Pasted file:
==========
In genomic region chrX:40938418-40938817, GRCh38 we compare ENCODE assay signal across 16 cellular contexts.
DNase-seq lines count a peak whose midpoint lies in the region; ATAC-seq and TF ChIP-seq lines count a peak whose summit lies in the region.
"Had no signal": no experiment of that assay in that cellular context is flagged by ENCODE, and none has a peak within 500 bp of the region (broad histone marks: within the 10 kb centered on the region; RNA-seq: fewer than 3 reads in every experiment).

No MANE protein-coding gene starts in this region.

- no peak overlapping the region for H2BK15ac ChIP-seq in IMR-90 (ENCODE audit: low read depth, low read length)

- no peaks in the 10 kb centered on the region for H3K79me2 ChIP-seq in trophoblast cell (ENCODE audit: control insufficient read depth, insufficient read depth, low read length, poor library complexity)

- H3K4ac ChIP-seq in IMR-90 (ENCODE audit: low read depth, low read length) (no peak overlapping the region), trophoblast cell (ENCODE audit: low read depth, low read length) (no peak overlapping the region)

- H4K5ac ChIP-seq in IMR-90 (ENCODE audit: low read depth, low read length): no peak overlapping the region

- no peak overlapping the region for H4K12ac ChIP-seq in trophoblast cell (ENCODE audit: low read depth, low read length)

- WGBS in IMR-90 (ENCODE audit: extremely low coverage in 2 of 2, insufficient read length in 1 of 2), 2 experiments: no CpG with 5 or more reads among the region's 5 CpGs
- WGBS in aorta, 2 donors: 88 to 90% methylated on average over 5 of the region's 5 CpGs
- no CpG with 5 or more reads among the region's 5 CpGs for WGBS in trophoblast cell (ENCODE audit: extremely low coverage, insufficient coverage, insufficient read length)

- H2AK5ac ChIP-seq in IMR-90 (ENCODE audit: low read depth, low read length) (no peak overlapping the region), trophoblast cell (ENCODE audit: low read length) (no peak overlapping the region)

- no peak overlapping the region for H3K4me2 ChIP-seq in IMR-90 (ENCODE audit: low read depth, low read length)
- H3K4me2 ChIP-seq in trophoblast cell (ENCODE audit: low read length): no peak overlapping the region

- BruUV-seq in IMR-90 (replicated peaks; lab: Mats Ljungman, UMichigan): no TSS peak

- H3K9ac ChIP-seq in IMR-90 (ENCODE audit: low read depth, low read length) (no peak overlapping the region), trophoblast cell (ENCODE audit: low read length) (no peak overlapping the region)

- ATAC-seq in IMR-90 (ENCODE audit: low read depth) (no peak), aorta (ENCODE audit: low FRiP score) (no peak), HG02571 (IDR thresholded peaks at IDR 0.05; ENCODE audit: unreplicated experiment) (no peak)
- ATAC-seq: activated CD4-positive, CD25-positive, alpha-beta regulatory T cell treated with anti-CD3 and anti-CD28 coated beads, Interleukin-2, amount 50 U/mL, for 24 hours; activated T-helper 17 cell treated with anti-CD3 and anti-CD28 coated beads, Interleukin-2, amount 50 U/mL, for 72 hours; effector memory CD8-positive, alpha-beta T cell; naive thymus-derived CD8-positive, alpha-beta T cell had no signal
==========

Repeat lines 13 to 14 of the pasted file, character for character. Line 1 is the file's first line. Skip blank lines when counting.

- H2AK5ac ChIP-seq in IMR-90 (ENCODE audit: low read depth, low read length) (no peak overlapping the region), trophoblast cell (ENCODE audit: low read length) (no peak overlapping the region)

- no peak overlapping the region for H3K4me2 ChIP-seq in IMR-90 (ENCODE audit: low read depth, low read length)